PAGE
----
Friday, August 21, 2009

high-speed rail

I have to ask, what is with all the hype about high-speed rails lately? As far as I can tell, it's originated and propagated solely by Europhile liberals with wistful idealistic daydreams of zipping silently through the Swiss countryside. That may be a practical solution where major hubs of business and government are clustered within a couple hundred kilometers of each other across an entire continent and where a long tradition of rail travel has ingrained in the population the idea that rail travel is the default and easiest mode of transportation and that the noise associated with railways is just something society has to put up with, but these are two massive cultural differences that the U.S. cannot overcome to make such a system worthwhile here, even in the few isolated areas where major cities are close enough to warrant rail construction (and where a rail system does not already exist. This eliminates ... everywhere.)

Amtrak is an unmitigated disaster. A trip I can make in 15 hours by car from Los Angeles to Seattle for about $120 in gas money costs more to do by train and takes about 40 hours (despite schedules that persistently insist trains will arrive 16 hours before they do.) I can make the same trip for about the same price as it costs to drive by plane, and that only takes about 5 hours, including airport waits. I've never travelled this exact route by Greyhound, but I'd bet anything that is also cheaper and faster than the train, and has the added advantage that every few hours you can actually get off and buy some food that isn't sold at a 1200% markup. The only people who ever travel via Amtrak are rich vacationing retirees. And more of those Europhile idealistic liberals.

Not to mention Amtrak is a bankrupt company that only survives on government aid (guess which government figures push for that aid...) This is absolutely insane. An inefficient and outdated private company with a disproportionately wealthy clientele propped up by the US government? Please.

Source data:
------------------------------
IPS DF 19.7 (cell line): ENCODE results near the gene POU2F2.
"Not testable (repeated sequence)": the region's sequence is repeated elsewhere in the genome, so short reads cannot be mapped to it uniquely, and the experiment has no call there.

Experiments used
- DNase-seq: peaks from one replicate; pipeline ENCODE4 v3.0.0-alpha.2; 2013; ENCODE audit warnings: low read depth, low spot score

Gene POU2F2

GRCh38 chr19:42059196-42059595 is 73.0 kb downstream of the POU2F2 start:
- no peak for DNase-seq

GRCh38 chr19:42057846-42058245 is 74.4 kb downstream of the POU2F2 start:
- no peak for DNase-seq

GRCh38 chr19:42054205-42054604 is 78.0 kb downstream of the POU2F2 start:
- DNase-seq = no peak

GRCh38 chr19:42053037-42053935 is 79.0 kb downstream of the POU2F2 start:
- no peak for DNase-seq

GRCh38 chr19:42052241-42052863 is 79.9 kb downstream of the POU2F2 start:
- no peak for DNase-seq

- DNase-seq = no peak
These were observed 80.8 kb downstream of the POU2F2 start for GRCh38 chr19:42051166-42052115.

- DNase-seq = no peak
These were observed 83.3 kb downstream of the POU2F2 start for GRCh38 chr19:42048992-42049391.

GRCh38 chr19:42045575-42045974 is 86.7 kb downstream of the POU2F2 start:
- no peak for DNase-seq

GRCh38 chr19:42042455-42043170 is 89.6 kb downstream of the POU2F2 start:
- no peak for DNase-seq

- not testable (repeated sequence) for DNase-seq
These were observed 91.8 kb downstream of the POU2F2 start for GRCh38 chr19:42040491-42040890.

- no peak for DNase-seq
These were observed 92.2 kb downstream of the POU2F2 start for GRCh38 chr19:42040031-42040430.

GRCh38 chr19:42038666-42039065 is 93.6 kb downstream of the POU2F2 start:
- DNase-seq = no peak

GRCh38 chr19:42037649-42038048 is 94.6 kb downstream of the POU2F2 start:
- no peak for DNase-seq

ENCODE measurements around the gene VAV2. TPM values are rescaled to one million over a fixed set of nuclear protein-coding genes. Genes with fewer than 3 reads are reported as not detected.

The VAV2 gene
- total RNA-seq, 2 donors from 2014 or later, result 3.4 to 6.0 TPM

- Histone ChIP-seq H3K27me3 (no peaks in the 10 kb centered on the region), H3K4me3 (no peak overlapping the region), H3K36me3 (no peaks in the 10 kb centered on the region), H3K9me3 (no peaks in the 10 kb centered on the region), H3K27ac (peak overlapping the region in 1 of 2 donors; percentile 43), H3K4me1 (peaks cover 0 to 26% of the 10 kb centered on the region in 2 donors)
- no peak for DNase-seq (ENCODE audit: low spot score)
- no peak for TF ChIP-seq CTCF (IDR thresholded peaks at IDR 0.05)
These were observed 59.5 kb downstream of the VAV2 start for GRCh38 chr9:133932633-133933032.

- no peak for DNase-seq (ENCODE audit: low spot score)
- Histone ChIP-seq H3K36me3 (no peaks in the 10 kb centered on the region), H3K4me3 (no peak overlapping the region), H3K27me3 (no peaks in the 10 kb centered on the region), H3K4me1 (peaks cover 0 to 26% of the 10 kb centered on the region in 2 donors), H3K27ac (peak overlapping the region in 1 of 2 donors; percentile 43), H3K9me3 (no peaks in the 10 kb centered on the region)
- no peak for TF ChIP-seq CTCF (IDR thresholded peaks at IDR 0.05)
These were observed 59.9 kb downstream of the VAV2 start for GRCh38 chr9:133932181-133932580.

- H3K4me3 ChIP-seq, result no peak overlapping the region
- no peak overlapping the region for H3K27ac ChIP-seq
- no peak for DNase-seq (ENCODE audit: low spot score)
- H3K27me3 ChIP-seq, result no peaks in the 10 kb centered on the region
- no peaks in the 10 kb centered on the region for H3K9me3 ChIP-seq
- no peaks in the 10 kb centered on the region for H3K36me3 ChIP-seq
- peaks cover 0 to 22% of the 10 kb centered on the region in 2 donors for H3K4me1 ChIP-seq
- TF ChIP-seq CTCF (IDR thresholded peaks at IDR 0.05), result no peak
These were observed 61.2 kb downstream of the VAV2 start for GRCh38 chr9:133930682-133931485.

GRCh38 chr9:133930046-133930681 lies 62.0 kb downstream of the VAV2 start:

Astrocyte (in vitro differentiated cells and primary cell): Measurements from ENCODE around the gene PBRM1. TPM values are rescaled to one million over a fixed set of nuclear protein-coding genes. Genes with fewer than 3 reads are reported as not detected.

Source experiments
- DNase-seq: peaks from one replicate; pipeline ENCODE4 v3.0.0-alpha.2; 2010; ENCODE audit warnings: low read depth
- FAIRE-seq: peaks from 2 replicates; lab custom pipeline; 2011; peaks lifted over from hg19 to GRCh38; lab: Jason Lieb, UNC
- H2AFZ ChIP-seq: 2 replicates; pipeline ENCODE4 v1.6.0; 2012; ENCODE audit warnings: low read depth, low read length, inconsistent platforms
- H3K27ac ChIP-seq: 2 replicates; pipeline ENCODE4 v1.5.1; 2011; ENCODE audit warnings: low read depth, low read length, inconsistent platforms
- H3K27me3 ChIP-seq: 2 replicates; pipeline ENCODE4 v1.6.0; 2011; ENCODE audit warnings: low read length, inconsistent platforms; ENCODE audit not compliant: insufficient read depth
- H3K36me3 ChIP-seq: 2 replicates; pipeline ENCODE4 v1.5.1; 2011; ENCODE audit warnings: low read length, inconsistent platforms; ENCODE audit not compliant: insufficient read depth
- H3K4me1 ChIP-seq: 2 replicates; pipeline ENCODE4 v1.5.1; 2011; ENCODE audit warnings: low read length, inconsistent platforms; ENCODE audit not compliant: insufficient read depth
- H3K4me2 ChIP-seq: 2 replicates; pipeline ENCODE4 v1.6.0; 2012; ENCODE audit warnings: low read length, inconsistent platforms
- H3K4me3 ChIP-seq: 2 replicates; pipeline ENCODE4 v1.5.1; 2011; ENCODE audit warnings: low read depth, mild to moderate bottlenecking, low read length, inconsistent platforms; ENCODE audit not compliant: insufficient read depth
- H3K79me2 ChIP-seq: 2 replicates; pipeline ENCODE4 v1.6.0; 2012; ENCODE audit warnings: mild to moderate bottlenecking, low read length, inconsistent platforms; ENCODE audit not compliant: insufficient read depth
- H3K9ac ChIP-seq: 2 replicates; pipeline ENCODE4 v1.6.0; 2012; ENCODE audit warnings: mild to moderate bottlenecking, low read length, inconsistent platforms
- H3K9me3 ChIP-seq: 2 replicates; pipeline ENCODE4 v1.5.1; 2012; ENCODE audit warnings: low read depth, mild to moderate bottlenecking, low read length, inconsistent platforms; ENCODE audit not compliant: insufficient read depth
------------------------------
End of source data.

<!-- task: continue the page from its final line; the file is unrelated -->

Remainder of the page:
Rail travel is so much better for the environment than car or plane, and are a net benefit when you take into consideration those hidden costs, you say? Well then, please take a look at this (and the linked-to reports for details.) I will quote (emphasis mine):
Edward Glaeser (over at the Economix blog) and I have been writing about high-speed rail (HSR) over the past couple of weeks; he just finished his cost-benefit analysis of a hypothetical Dallas-Houston line with a look at land-use impacts. His overall conclusion, even making some very generous assumptions in favor of rail, is that the line would be a net cost to society of at least $375 million per year. This includes HSR’s potential environmental benefits as well as the direct gains to riders.
Just because one thing is better environmentally doesn't mean that it will automatically be economically worthwhile when you include those hidden costs to society. I am very sympathetic to these arguments when they are valid, having been an ardent environmentalist making exactly this argument for renewable energy and conservation since I was about 10, but it has become the knee-jerk explanation sans followup recently and we should impose some discipline on the makers of these claims.

Why is there not a push for innovation and reforms to make air travel cleaner and faster? The only reason people would consider even a high-speed rail journey, 2 or 3 hours, from LA to San Francisco, over a half hour flight, is the 2 hours of bureaucracy and security we have to endure to get on the plan. I suspect that if rail travel became more dominant, not only would security waits for trains drastically increase as security concerns mounted, thus eliminating much of that advantage, but that there is quite a bit of room for improvement in airport efficiency, especially for tiny regional hops that would be the substitute for rail travel.

Also, I suspect that similarly to the environmental gains of replacing a 9 mpg hummer with a 16 mph SUV dwarfing the gains of replacing a Toyota Camry with a Toyota Prius, there are enormous potential gains in environmental effects in airline travel.

Why are these things not being explored thoroughly and aggressively before to committing the government to billions and billions of both fixed and ongoing costs for infrastructure for an outdated mode of transportation in an ill-suited environment and skeptical potential consumers?

If the government hadn't been looking for every possible avenue to force money into the economy earlier this year, there is no way such a ridiculous plan would now be taken so seriously.